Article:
Amalgam

——

14000 kg/m3

Sugar

——

1600 kg/m3

Wax

——

960 kg/m3

Coal

——

1400 kg/m3

Asphalt concrete

——

2360 kg/m3

Propane

——

2 kg/m3

Glass wool

——

20 kg/m3

Aerogel

——

10 kg/m3

Rose gold

——

12900 kg/m3

Yellow gold

——

15500 kg/m3

White gold

——

15900 kg/m3

PH stainless steel

——

7750 kg/m3

High-speed steel

——

8160 kg/m3

Malleable iron

——

7150 kg/m3

Pure tungsten

——

19250 kg/m3

Invar

——

8100 kg/m3

Constantan

——

8860 kg/m3

Nickel silver

——

8690 kg/m3

Galistan

——

6440 kg/m3

Oak wood

——

704 kg/m3

Pine wood

——

500 kg/m3

Gasoline

——

755 kg/m3

Diesel fuel

——

850 kg/m3

Acetylene

——

1.1 kg/m3

Density of Materials

Density - Gas - Liquid - Solid

Typical densities of various substances are at atmospheric pressure.

Density is defined as the mass per unit volume. It is an intensive property, which is mathematically defined as mass divided by volume:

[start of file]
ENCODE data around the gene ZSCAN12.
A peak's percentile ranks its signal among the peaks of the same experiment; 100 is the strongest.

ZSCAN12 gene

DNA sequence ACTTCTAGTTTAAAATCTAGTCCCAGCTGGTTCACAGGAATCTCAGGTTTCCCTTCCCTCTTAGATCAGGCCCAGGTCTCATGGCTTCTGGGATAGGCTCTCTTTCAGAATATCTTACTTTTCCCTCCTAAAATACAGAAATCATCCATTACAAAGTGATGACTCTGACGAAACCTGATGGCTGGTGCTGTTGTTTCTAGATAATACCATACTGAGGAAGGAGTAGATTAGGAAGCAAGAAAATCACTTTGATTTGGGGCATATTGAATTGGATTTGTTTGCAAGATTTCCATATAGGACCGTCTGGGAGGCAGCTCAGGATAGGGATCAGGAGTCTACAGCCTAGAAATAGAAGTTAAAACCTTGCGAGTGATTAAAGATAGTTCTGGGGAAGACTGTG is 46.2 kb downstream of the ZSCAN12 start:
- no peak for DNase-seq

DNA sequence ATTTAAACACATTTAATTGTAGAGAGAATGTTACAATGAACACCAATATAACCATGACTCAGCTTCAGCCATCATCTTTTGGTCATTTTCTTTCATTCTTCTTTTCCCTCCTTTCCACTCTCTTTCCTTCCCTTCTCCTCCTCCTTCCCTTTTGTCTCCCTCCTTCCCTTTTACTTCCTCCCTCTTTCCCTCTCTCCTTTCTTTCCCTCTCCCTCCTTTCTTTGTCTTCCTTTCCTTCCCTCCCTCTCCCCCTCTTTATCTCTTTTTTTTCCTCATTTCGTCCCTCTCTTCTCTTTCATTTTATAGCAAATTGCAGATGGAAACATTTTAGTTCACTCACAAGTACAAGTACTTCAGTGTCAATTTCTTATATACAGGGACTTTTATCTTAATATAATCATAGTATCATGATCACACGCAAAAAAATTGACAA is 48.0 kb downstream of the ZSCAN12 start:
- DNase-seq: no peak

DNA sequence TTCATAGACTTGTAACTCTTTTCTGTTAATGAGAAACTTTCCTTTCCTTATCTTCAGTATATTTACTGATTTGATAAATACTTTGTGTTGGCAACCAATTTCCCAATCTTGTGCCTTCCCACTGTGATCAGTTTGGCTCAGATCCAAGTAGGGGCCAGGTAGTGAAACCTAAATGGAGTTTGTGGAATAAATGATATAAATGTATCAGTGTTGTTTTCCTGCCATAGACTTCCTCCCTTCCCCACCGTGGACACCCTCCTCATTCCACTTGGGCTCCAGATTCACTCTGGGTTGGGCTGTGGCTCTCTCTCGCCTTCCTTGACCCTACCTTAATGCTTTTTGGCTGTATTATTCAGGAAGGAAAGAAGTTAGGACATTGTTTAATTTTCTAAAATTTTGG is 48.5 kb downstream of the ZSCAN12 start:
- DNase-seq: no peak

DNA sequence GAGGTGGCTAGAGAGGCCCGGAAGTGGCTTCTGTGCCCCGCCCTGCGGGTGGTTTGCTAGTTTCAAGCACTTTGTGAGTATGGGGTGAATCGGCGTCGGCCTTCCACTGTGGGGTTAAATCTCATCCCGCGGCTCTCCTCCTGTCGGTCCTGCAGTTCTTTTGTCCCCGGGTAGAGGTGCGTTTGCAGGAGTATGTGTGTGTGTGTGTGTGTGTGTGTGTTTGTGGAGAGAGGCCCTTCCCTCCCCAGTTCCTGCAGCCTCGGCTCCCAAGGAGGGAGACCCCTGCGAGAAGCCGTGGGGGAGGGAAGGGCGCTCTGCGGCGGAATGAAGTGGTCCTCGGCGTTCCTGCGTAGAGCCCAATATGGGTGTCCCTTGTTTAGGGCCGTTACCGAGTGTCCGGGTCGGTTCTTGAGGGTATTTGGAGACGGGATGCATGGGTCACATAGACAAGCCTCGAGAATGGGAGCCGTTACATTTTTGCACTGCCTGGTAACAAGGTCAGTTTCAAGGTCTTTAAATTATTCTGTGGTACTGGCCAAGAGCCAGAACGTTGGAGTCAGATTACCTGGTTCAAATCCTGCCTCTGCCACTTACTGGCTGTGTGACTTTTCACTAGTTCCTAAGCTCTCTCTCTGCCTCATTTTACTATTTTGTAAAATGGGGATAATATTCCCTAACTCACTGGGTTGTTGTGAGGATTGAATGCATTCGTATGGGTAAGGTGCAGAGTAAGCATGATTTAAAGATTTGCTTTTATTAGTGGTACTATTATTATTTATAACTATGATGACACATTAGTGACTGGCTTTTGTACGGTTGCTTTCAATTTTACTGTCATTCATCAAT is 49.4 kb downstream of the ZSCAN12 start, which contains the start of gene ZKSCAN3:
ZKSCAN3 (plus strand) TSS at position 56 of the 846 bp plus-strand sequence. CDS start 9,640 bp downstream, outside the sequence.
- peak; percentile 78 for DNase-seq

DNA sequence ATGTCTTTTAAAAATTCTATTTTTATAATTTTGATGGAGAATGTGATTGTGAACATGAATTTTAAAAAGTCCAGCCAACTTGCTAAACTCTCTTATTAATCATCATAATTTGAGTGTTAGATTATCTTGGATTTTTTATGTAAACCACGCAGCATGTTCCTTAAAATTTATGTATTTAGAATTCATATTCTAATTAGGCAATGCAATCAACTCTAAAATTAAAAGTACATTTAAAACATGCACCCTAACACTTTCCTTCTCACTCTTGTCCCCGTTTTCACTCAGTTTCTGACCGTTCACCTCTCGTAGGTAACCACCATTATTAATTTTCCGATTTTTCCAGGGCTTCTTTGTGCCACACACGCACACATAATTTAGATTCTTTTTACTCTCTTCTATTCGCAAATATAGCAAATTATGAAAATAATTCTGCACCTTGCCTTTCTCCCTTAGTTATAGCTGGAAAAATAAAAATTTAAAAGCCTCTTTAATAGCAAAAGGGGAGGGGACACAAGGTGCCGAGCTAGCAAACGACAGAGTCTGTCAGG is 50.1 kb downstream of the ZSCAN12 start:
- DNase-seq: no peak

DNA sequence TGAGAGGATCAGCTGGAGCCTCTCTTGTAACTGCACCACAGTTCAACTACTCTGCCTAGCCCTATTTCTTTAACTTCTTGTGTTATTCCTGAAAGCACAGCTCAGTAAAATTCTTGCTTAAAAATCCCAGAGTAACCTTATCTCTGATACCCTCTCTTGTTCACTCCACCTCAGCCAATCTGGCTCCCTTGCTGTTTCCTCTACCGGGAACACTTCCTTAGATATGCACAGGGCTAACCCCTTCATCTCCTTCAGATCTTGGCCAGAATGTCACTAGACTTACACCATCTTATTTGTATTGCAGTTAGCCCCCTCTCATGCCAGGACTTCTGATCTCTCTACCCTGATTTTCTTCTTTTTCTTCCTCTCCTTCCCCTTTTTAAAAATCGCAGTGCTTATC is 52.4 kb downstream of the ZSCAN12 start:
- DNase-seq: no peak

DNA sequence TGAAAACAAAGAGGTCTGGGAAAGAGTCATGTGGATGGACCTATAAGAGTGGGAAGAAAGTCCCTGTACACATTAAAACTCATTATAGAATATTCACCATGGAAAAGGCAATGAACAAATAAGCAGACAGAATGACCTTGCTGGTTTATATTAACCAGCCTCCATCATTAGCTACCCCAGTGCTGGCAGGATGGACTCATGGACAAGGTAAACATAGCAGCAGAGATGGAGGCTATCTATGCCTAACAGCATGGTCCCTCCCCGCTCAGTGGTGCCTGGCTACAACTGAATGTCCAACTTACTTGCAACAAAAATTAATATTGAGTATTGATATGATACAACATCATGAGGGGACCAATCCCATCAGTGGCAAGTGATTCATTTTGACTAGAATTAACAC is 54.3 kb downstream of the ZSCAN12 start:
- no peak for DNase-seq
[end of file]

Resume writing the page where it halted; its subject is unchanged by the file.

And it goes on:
ρ = m/V

In words, the density (ρ) of a substance is the total mass (m) of that substance divided by the total volume (V) occupied by that substance. The standard SI unit is kilograms per cubic meter (kg/m3). The Standard English unit is pounds mass per cubic foot (lbm/ft3).

Density – Atomic Mass and Atomic Number Density

Since the density (ρ) of a substance is the total mass (m) of that substance divided by the total volume (V) occupied by that substance, it is obvious, the density of a substance strongly depends on its atomic mass and also on the atomic number density (N; atoms/cm3),

  • Atomic Weight. The atomic mass is carried by the atomic nucleus, which occupies only about 10-12 of the total volume of the atom or less, but it contains all the positive charge and at least 99.95% of the total mass of the atom. Therefore it is determined by the mass number (number of protons and neutrons).
  • Atomic Number Density. The atomic number density (N; atoms/cm3), which is associated with atomic radii, is the number of atoms of a given type per unit volume (V; cm3) of the material. The atomic number density (N; atoms/cm3) of a pure material having atomic or molecular weight (M; grams/mol) and the material density (⍴; gram/cm3) is easily computed from the following equation using Avogadro’s number (NA = 6.022×1023 atoms or molecules per mole):Atomic-Number-Density